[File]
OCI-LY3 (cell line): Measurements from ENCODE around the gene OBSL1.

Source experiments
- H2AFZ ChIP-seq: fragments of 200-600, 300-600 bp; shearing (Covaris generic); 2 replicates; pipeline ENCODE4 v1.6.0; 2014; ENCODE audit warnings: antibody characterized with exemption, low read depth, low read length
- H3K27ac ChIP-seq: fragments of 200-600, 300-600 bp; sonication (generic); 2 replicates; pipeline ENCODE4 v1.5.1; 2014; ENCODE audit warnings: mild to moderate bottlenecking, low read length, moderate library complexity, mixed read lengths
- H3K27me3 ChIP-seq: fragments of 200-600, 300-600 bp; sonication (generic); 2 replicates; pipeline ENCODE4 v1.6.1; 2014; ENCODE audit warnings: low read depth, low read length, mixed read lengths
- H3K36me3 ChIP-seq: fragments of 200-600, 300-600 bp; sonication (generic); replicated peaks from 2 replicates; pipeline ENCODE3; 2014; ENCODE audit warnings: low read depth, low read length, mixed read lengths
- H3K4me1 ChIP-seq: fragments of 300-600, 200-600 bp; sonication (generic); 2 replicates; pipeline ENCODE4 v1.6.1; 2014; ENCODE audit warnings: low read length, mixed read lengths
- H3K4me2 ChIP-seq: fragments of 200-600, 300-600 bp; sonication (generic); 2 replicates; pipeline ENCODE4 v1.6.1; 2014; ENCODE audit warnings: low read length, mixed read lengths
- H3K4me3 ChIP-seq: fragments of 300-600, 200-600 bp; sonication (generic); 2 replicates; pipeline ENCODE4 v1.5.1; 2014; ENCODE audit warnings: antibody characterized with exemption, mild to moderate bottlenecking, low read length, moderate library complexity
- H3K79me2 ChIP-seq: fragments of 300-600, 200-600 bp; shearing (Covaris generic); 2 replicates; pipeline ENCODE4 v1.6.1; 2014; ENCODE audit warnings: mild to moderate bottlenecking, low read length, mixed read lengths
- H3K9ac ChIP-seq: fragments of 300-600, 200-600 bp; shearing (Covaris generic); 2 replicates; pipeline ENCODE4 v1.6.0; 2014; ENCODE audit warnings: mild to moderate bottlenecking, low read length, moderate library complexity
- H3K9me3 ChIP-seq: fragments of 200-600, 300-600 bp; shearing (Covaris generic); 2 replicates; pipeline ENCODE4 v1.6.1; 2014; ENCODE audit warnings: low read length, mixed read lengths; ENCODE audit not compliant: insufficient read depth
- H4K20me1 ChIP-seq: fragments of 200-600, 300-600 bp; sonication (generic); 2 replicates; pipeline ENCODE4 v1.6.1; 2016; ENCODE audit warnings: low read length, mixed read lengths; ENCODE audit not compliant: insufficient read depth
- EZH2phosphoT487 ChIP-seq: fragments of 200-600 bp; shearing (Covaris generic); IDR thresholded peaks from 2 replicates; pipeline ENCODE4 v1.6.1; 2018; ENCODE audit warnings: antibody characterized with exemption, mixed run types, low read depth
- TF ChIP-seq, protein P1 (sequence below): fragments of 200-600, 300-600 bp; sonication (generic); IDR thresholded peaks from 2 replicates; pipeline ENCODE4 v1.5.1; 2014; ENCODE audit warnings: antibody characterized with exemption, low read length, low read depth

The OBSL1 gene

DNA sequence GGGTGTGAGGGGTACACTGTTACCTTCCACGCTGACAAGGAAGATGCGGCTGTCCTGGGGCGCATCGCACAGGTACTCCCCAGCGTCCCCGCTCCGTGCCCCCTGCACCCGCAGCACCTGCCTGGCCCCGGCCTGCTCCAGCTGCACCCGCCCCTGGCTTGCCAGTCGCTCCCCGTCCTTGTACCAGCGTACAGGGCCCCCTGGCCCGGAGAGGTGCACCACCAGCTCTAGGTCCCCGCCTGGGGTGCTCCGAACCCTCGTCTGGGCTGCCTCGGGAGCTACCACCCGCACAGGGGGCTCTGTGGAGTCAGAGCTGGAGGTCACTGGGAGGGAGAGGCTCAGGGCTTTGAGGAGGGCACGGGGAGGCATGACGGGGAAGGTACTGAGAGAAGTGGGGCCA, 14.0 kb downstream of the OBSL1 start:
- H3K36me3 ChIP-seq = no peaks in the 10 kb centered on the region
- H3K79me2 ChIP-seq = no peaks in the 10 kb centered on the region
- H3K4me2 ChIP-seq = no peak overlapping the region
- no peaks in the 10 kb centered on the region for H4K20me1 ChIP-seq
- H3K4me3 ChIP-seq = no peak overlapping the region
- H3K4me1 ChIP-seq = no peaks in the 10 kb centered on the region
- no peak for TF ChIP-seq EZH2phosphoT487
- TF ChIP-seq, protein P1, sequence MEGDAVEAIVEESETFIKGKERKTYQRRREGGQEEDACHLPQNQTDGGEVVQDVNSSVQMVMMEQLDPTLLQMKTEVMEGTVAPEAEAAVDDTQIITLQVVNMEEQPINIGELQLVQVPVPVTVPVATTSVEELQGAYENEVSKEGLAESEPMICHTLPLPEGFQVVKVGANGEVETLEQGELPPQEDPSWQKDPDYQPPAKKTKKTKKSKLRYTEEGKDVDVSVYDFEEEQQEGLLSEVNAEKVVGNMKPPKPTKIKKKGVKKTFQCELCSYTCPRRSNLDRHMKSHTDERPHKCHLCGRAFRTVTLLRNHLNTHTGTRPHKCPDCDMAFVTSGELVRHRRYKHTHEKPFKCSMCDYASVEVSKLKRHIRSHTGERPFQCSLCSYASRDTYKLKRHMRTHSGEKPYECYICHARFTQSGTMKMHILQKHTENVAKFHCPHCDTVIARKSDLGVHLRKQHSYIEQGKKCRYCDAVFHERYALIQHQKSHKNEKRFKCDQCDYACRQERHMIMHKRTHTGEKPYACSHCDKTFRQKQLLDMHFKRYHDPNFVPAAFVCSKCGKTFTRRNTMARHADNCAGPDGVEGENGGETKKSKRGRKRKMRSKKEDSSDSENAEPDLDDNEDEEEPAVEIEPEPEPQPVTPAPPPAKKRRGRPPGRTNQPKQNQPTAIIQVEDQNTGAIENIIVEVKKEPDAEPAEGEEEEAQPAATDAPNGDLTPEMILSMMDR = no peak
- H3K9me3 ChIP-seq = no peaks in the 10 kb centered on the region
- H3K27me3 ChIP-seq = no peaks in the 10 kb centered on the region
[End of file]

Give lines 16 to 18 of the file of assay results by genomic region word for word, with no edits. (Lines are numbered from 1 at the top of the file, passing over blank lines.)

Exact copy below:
The OBSL1 gene

DNA sequence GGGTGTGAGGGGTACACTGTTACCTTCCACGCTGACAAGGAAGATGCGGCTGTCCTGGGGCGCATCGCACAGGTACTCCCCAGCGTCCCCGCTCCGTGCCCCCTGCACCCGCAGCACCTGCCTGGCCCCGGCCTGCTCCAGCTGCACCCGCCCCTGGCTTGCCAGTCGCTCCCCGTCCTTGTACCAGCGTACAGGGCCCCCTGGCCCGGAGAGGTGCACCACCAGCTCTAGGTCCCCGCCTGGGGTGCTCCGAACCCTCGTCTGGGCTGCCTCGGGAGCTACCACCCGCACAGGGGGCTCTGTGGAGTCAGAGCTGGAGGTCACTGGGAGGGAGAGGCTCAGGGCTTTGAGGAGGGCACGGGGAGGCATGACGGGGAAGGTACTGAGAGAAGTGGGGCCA, 14.0 kb downstream of the OBSL1 start:
- H3K36me3 ChIP-seq = no peaks in the 10 kb centered on the region